Teach the Earth > Sedimentary Geology > Using Physical Models > Experimental Earthscape Facility (XES) > Interacting Alluvial Fans Model

An overhead image of an XES Basin run in progress showing four interacting alluvial fans and, on the right, a 'basin' or 'ocean'. Details
Interacting Alluvial Fans in the XES Basin

Visualization of alluvial fan sedimentation: the XES 06 movie

The XES 06 experiment was designed to examine subsidence rate controls on alluvial fan architecture.  In most XES experiments with a single sediment feed point (i.e. axisymmetric feed) the system resembles a single alluvial fan.  In the XES 06 run the goal was to examine multiple, interacting alluvial fans and how they responded to an asymmetric change in subsidence.  In this case, sediment and water supply were fed at a rate that would maintain the shoreline in a constant position.  Base level was likewise held constant.  Subsidence rate varied in such a way as to create a longitudinal trough that was offset ~50 cm from the centerline of the basin (see image below).

Multiple interacting fans experiment with annotations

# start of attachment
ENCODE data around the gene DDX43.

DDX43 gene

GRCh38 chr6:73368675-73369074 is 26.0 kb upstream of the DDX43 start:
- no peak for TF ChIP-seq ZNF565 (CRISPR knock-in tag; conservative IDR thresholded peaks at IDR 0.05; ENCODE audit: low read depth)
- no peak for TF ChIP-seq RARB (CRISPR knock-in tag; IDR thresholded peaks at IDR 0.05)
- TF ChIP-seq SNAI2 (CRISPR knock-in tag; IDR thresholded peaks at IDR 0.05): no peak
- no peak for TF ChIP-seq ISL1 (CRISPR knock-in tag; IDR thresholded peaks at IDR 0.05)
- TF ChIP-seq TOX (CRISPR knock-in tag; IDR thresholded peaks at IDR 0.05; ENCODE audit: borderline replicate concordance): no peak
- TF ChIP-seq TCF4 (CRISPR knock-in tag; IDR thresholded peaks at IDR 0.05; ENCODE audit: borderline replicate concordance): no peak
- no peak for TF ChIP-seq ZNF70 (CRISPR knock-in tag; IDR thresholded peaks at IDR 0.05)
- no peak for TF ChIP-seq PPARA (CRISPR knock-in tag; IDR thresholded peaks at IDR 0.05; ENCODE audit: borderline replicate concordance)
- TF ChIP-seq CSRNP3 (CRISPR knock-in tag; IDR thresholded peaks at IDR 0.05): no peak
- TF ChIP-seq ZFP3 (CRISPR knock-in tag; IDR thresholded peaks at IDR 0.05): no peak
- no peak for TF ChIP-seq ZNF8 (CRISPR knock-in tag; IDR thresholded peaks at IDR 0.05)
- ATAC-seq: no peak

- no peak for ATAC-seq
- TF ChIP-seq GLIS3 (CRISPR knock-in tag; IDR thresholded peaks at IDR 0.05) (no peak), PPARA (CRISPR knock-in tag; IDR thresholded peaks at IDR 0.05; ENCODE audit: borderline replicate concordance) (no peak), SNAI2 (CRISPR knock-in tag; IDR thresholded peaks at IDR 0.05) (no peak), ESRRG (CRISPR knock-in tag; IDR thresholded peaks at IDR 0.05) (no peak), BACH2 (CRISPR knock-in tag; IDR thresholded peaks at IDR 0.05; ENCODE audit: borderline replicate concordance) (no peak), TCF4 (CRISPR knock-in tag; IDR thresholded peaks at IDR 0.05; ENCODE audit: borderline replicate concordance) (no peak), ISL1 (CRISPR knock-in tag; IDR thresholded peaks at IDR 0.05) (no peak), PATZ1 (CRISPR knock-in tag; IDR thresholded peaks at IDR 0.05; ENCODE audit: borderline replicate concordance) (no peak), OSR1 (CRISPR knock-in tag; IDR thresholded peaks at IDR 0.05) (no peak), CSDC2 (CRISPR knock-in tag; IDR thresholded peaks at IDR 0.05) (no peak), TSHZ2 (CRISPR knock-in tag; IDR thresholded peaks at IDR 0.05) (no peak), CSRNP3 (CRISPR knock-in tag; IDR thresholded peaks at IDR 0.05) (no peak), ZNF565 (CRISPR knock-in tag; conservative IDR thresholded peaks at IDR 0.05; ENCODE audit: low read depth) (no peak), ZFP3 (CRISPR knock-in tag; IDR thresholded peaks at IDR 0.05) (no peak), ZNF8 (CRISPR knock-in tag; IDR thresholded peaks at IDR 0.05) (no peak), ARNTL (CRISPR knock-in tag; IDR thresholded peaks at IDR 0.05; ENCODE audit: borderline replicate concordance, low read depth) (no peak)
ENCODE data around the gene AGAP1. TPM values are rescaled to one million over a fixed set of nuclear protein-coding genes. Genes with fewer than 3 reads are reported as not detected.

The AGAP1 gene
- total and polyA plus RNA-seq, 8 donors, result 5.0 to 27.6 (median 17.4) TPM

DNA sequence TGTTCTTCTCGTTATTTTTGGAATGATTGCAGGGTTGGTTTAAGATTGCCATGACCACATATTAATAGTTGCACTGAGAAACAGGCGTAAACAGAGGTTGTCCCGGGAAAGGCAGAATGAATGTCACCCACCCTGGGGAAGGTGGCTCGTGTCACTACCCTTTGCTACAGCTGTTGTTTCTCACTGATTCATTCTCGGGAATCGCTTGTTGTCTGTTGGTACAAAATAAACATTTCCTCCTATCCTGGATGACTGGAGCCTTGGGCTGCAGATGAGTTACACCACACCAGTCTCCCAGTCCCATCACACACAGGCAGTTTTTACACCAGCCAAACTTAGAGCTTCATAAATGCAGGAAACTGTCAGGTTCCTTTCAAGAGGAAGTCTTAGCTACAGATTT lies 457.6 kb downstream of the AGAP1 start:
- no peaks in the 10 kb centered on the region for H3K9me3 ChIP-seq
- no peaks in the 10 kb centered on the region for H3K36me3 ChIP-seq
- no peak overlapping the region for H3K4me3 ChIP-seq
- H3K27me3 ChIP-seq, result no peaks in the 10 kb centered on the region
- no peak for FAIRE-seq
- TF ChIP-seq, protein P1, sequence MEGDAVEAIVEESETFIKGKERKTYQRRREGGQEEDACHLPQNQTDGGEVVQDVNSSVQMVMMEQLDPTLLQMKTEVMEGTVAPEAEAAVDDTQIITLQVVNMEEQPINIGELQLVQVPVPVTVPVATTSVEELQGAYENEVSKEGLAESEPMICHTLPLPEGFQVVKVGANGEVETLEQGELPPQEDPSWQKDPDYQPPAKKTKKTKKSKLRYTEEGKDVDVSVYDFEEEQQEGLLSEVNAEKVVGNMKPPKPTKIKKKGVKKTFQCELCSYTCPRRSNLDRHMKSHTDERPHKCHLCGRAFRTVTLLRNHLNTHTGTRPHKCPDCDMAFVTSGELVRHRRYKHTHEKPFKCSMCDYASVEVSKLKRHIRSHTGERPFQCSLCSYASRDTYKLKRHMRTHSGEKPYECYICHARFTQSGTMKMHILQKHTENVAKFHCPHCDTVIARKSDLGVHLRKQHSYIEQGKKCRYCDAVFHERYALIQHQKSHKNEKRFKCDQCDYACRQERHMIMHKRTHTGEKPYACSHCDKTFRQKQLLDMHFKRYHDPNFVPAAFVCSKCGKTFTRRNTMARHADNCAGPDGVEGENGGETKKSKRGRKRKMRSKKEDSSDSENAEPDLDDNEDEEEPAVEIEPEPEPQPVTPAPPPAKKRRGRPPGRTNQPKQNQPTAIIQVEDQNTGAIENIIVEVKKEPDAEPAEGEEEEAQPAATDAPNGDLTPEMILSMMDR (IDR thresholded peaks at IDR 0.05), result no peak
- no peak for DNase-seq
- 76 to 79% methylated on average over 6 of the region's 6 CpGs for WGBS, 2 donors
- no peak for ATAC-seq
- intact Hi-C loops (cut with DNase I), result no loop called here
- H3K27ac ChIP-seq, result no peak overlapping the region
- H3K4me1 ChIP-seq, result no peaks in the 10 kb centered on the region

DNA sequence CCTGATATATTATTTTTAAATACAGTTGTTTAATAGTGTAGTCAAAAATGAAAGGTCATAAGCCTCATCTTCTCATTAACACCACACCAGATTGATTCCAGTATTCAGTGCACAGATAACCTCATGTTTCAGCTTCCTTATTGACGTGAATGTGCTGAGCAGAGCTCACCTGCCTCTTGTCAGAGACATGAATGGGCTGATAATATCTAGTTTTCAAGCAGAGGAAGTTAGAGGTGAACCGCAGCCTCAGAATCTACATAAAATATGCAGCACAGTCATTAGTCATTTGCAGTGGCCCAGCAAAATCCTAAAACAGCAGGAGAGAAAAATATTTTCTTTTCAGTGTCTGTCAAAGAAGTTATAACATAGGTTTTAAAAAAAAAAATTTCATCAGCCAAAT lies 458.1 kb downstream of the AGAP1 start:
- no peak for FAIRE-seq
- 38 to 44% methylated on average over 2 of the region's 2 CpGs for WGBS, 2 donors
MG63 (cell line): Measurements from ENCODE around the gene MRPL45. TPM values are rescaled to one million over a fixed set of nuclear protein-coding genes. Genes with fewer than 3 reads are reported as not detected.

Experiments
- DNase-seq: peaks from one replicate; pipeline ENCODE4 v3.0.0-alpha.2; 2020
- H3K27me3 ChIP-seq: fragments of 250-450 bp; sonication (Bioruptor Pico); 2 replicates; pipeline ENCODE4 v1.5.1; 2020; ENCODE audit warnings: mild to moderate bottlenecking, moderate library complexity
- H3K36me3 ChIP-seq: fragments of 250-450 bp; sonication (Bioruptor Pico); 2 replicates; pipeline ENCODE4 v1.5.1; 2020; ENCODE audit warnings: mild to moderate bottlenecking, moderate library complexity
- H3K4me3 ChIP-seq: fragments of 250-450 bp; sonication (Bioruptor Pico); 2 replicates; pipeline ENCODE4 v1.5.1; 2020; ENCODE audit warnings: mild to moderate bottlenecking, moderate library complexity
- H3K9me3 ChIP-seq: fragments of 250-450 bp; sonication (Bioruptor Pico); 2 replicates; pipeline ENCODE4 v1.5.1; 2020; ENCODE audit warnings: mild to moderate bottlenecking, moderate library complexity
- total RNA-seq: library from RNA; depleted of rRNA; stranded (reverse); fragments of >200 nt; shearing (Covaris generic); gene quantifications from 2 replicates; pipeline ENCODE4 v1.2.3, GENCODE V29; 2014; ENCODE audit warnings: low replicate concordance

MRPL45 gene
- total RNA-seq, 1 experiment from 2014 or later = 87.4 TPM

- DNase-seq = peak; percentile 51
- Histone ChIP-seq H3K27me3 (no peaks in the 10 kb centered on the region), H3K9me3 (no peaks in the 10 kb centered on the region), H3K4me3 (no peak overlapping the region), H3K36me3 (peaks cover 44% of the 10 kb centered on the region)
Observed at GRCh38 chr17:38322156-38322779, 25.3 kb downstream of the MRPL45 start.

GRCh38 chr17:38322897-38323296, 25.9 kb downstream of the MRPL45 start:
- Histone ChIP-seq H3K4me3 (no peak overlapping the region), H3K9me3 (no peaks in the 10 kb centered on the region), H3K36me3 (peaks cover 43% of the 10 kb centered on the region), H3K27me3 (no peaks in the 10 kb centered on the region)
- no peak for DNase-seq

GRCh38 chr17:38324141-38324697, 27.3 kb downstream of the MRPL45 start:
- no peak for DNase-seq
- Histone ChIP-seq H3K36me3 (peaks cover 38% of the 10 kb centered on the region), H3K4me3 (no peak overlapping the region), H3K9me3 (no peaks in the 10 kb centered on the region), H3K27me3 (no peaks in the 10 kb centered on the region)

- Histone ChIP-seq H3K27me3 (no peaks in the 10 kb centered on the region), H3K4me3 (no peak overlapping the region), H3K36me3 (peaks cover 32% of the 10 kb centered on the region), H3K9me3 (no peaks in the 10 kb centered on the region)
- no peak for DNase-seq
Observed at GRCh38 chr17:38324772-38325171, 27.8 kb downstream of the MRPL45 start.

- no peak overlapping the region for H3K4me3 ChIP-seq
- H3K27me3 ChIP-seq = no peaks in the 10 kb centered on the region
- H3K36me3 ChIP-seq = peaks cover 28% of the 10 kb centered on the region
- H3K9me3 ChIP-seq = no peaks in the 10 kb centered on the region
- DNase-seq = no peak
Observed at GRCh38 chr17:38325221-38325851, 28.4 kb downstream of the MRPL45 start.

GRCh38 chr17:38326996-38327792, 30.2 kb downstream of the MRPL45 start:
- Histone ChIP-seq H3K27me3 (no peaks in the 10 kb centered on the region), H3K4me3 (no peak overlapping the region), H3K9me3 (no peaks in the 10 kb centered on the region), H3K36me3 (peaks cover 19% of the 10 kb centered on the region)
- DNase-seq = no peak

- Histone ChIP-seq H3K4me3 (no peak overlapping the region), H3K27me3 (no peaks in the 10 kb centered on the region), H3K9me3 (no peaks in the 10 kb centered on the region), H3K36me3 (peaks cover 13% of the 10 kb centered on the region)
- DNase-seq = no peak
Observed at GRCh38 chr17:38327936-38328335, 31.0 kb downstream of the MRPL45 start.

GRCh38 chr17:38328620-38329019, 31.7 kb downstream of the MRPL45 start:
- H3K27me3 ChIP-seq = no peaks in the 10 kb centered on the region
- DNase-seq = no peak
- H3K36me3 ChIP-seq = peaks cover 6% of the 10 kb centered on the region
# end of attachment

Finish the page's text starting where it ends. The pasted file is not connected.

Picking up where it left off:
An image of the XES 06 experiment showing the position of the asymmetric subsidence trough, sediment feed points, and reference scales. Details

For a more detailed description of the subsidence geometry for different stages of the experiment, see the plots of subsidence profiles (Acrobat (PDF) 552kB Jun27 08).

The details of this experiment are more than can be covered here.  In summary, there was an initial stage where the system came to equilibrium under constant conditions.  An initial stage had relatively low rate of creation of accommodation space.  The next stage had a higher rate of accommodation creation.  The following two stages had changes in the spatial pattern of accommodation creation. 

Download XES 06 movie (Quicktime Video 838.1MB Jun27 08) (Warning: big file)

The movie provided here shows the entire XES 06 experiment, compressed into about 50 minutes of time.  The first part of the movie is the longest and shows the geomorphology (overhead views) of the experiment.  In this time lapse sequence, one second on the movie is one minute in real time.  The second part of the movie is a deposit 'fly-through' from left to right across the image above (starting at X = 0), composited from many serial slices of the deposit.  The final part of the movie shows a similar fly-through from bottom to top of the image above (starting at Y = 0).  This movie provides a unique opportunity for students to visualize how individual and multiple interacting alluvial fans respond to changes in subsidence.

This is a very large file (838 MB).  You should not expect to sit down and watch it from start to finish, but I included the entire experiment because of the gradual but dramatic changes that occur throughout.  I have found it most useful to use the slider in my movie viewer to quickly advance it to see processes highly sped-up.  It is also useful to watch selected segments.

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